I grew in my garden a sea of sweet fruits, hearty herbs, and exotic spices. I collected the pistils of tiny flowers until I had enough to cover the acid of my wine. I grew summer berries to make it sweet again. From the trees, I collected honey to stick a man to me.
I seasoned my wine once again with new spices, and with every harvest, it grew stranger and more powerful. I tried to take away its strong beginnings, to cover up its overpowering fruit with window dressings, but nothing could disguise the burning acid it had become. It simply grew, like me, until even my more ambitious plantings could not change it. So I gave up.
After many months, I began to love this satellite garden, my personal drawer of life's flavors. Instead of love magic, I began to grow medicines and more. I grew flowers of great beauty and trees that seemed to spring towards the moons overnight. I created alchemy in my garden shed, and my picnic feasts, eaten on the very earth where they were born, were more satisfying than those that came from the great fields tended by red-skinned farmers. In my fields, neglected by my father, I made more life and magic than a son.
That was when I knew doubt. I resented my wine. It grew too strong, and it made me strong. Perhaps it was fated from the very seed, or perhaps the gardener had some effect on it. When it sprang from the ground, there was no turning back.
And I thought, why should I wager my life that a soldier, a farmer, or a magician will drink of my wine and be drunk on it? It seems unjust that I should raise another beautiful daughter like me, teach her to till the soil, give her worth, then pour that worth into wine. Is this garden not enough to show a man that I am a master of the earth?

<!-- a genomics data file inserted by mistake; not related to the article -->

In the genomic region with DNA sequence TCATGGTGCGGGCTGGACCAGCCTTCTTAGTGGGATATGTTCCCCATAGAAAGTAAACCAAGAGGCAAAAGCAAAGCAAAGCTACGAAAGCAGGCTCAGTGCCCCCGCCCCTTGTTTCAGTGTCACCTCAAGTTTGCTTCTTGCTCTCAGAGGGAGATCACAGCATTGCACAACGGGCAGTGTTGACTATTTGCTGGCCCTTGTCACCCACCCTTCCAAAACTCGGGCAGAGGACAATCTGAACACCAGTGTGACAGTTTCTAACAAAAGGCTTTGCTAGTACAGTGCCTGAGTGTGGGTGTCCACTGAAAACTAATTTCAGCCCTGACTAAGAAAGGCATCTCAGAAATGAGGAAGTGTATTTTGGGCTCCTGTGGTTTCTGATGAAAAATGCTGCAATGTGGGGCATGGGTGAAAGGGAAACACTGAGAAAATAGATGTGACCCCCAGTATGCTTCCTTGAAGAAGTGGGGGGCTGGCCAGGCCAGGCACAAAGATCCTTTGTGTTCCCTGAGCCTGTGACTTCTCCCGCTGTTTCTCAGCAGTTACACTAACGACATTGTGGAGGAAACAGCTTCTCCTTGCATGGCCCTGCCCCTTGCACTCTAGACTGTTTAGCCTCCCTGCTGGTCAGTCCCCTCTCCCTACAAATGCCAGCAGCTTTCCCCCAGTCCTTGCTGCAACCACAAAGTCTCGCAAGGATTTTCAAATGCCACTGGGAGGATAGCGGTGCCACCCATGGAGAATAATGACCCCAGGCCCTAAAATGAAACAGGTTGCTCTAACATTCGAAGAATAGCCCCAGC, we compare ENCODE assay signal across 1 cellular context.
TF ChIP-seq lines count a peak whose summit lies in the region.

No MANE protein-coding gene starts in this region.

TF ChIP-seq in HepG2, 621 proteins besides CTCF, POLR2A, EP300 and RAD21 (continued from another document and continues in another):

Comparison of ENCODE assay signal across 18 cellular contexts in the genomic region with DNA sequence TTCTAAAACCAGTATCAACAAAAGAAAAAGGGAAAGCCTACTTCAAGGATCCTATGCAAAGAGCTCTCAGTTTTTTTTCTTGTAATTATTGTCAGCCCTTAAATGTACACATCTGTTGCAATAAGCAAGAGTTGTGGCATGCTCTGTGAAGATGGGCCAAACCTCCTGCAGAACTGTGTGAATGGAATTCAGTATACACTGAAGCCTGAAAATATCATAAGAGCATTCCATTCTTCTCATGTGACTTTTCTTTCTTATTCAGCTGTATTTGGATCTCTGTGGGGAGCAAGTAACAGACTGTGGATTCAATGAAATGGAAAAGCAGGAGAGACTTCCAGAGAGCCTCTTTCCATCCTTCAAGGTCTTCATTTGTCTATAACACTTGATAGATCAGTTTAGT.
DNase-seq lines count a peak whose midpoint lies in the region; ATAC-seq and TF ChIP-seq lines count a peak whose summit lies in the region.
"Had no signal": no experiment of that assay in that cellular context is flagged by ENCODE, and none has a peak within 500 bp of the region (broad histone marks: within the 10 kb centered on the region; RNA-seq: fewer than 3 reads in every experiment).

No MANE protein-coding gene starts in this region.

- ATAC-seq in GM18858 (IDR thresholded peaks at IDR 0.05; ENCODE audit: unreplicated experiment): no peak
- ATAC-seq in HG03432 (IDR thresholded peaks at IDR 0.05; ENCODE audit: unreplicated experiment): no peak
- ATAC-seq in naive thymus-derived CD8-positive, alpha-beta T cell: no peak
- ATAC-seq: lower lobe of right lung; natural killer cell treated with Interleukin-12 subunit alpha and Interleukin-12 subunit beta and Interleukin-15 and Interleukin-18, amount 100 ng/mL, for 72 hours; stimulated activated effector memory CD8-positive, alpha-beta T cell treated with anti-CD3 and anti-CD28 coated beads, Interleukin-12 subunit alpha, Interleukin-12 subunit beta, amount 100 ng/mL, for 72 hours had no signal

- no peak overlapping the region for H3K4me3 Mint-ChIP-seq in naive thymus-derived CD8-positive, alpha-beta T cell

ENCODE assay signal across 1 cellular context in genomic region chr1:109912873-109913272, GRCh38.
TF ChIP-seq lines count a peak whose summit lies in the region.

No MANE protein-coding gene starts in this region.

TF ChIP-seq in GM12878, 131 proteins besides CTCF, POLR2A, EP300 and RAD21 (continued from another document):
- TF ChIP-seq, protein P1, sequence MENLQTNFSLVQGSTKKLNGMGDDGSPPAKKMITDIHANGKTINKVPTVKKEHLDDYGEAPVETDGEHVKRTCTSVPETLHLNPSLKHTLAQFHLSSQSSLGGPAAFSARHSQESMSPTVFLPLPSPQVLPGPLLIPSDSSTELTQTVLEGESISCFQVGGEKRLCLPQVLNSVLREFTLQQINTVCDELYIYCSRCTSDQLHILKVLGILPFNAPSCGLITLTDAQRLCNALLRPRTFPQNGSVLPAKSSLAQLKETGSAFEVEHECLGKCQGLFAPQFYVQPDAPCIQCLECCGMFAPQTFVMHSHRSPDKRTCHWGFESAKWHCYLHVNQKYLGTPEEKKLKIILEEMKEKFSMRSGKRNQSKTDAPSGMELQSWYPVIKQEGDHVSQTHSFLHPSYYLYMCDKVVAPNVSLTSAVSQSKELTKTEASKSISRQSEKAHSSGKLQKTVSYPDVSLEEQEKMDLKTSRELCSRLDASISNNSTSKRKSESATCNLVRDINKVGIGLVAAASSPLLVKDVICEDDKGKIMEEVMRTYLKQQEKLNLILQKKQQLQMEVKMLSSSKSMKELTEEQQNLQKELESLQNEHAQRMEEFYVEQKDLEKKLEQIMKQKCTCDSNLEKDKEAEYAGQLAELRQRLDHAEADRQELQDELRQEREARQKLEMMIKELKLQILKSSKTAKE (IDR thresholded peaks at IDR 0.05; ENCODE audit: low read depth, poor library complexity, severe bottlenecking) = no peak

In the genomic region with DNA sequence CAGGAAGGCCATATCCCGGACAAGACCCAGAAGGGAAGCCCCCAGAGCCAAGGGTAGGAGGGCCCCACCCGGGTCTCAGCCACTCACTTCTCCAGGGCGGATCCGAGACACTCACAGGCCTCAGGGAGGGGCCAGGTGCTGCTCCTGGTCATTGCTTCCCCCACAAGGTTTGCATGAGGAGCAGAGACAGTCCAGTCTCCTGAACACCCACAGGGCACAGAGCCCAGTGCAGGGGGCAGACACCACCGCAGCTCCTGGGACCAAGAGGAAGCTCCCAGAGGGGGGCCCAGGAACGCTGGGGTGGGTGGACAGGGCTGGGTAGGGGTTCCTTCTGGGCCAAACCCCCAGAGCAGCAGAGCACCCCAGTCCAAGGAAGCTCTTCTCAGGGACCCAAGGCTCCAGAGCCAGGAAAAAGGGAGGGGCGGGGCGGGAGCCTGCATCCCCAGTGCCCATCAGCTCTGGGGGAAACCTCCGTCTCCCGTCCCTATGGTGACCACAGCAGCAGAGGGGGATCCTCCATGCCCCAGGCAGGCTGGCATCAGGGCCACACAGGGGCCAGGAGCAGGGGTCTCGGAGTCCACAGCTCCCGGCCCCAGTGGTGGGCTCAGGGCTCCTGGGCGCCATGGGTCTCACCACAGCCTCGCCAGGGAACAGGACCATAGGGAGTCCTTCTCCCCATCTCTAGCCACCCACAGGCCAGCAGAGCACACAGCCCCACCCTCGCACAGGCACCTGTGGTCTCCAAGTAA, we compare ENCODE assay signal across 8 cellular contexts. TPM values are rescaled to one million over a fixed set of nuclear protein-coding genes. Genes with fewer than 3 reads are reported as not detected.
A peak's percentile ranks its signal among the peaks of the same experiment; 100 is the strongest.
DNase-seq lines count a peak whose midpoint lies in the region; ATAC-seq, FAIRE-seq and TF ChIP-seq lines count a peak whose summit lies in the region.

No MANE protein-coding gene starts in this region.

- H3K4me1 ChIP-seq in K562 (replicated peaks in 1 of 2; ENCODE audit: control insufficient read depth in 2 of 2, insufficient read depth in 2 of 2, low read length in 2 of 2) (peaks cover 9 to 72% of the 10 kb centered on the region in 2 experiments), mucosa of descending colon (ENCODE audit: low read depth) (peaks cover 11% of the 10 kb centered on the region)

I have waited years, and still no man has come. They speak of me in towns, the woman with the smoking elixir. The vixen with the harsh brew. My wine no longer has a taste, but a legend.
In my garden now I have grown a special herb, the final part of the recipe of me. I have tended it in secret in the hidden shade of the corn. It grows slowly, but it grows potent. When I dry it, crush it, and leech it in the wine, it will be my scorpion's spine. No man will take me from this garden. I will live and die here in the flowers and the trees, back to the garden from whence I came.
My father has called into the valley, as Mama has been begging, to find a man with strong magic: a man who can drink of a poisonous woman and not die. He will see my foolish garden and smile, for he will know in his heart that he can best me with his palate, simple maiden that I am.
He will be wrong.
The End
This story was first published on Monday, December 13th, 2010


When I sat down to write this piece, I was mainly interested in the classic idea of a person's worth being synonymous with some arbitrary material item, although I did attempt to cast doubt on whether or not the wine's quality was truly arbitrary. Out of that somewhat abstract concept, this strange and independent character came to life for me. Thus, "Drink" became a story.

- Tara Barnett